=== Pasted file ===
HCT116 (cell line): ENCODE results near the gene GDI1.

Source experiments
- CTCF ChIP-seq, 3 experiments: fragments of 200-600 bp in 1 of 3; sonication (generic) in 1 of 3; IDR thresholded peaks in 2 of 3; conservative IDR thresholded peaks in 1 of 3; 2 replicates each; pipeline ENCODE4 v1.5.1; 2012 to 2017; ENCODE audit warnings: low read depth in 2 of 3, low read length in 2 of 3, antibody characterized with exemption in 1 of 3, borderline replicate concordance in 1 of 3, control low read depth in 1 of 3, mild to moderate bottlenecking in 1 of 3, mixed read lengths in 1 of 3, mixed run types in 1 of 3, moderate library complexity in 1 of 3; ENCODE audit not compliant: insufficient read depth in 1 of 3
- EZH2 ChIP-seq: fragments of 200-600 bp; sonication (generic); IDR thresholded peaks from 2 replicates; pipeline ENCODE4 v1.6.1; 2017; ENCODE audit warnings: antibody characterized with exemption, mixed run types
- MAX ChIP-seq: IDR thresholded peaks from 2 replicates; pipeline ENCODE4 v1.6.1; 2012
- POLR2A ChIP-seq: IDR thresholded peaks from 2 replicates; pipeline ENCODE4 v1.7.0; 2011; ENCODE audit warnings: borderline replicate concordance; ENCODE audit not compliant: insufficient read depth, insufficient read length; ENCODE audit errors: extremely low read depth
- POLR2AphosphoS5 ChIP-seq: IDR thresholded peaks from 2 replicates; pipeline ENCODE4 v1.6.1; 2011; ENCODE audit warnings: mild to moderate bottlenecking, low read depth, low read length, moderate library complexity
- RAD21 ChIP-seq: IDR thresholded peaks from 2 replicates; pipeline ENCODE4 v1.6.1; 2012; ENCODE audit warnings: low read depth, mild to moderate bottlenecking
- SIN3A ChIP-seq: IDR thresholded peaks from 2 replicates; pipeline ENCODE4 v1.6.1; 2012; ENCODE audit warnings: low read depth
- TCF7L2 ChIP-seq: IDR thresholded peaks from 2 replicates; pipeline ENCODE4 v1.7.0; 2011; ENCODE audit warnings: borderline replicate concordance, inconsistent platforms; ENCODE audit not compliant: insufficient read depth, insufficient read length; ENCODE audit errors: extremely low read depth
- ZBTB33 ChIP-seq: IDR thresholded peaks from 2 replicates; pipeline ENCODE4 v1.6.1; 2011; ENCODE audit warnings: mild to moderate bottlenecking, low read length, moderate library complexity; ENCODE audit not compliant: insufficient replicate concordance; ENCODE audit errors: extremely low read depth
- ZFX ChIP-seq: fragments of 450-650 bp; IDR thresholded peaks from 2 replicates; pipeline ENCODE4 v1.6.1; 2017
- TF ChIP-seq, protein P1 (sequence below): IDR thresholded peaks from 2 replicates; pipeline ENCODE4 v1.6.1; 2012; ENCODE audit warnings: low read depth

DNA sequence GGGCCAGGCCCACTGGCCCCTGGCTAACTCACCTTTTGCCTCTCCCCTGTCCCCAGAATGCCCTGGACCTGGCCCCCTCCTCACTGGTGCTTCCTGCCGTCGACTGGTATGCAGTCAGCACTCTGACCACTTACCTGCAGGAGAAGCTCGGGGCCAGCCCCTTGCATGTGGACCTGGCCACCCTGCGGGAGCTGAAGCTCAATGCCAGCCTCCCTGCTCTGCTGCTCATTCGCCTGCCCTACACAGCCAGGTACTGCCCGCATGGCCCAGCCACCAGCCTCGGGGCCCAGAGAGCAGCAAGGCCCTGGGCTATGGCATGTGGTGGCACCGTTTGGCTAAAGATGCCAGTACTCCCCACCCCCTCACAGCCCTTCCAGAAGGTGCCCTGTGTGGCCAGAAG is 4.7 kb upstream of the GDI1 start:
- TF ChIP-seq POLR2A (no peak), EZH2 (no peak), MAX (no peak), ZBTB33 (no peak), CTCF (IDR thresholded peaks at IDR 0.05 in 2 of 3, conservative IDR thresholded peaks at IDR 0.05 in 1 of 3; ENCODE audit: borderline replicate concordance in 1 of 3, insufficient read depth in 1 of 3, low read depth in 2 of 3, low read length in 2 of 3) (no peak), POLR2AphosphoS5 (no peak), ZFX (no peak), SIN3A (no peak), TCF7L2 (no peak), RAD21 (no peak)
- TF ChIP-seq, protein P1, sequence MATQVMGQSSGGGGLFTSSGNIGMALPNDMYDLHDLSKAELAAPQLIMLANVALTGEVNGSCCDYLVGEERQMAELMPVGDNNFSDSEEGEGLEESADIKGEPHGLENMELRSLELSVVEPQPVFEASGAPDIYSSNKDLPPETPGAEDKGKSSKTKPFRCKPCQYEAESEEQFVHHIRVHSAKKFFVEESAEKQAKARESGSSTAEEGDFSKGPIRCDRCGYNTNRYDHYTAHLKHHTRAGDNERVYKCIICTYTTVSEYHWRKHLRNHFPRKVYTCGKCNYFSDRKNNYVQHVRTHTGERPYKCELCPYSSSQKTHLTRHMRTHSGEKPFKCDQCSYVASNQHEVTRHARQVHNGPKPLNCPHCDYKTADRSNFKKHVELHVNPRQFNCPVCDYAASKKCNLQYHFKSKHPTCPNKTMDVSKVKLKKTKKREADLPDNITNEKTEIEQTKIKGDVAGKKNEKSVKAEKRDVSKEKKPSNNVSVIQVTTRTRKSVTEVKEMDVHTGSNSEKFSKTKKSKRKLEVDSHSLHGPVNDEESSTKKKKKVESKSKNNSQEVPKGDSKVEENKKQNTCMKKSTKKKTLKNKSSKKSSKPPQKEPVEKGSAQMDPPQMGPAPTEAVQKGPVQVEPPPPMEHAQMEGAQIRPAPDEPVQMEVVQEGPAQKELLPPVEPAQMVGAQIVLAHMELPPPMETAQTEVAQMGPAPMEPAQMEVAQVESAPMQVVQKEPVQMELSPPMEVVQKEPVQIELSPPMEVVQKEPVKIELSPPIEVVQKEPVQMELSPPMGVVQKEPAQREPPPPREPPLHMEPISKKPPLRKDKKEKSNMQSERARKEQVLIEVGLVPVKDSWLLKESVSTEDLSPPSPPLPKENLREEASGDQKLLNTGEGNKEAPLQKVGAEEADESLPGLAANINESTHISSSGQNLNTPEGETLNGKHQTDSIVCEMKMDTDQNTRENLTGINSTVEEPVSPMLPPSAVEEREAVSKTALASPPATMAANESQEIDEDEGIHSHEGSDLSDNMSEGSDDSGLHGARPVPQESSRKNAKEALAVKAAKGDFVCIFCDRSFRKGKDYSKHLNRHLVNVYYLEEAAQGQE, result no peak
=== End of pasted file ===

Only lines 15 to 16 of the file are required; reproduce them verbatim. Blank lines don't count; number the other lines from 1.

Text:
- TF ChIP-seq POLR2A (no peak), EZH2 (no peak), MAX (no peak), ZBTB33 (no peak), CTCF (IDR thresholded peaks at IDR 0.05 in 2 of 3, conservative IDR thresholded peaks at IDR 0.05 in 1 of 3; ENCODE audit: borderline replicate concordance in 1 of 3, insufficient read depth in 1 of 3, low read depth in 2 of 3, low read length in 2 of 3) (no peak), POLR2AphosphoS5 (no peak), ZFX (no peak), SIN3A (no peak), TCF7L2 (no peak), RAD21 (no peak)
- TF ChIP-seq, protein P1, sequence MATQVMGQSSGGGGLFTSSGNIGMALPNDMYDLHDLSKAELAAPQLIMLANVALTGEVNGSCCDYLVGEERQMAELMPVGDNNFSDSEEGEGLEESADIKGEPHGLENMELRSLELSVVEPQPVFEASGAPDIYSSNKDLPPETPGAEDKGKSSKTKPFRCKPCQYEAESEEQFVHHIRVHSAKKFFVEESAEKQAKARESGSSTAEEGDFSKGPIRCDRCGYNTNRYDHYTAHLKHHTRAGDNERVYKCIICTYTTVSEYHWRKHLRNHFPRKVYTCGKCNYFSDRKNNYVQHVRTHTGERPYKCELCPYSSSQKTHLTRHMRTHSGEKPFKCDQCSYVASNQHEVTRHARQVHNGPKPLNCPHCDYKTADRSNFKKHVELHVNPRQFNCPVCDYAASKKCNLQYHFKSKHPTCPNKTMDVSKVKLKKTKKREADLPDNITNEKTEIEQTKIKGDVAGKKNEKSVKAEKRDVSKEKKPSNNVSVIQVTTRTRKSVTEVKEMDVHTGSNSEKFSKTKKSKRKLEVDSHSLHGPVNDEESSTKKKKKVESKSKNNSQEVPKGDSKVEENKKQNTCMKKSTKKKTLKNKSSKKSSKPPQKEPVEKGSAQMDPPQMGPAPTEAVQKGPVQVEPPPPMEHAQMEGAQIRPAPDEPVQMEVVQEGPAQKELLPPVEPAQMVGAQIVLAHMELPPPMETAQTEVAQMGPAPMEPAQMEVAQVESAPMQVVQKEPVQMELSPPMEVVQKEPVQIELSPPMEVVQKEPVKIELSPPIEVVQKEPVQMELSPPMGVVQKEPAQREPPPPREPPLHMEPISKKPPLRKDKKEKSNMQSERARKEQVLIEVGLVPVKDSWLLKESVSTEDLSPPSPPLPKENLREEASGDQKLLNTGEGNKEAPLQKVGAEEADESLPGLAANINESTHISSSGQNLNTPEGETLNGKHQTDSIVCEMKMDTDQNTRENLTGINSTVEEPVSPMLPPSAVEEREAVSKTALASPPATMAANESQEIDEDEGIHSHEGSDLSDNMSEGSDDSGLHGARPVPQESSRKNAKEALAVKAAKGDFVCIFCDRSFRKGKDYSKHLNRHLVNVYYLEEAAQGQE, result no peak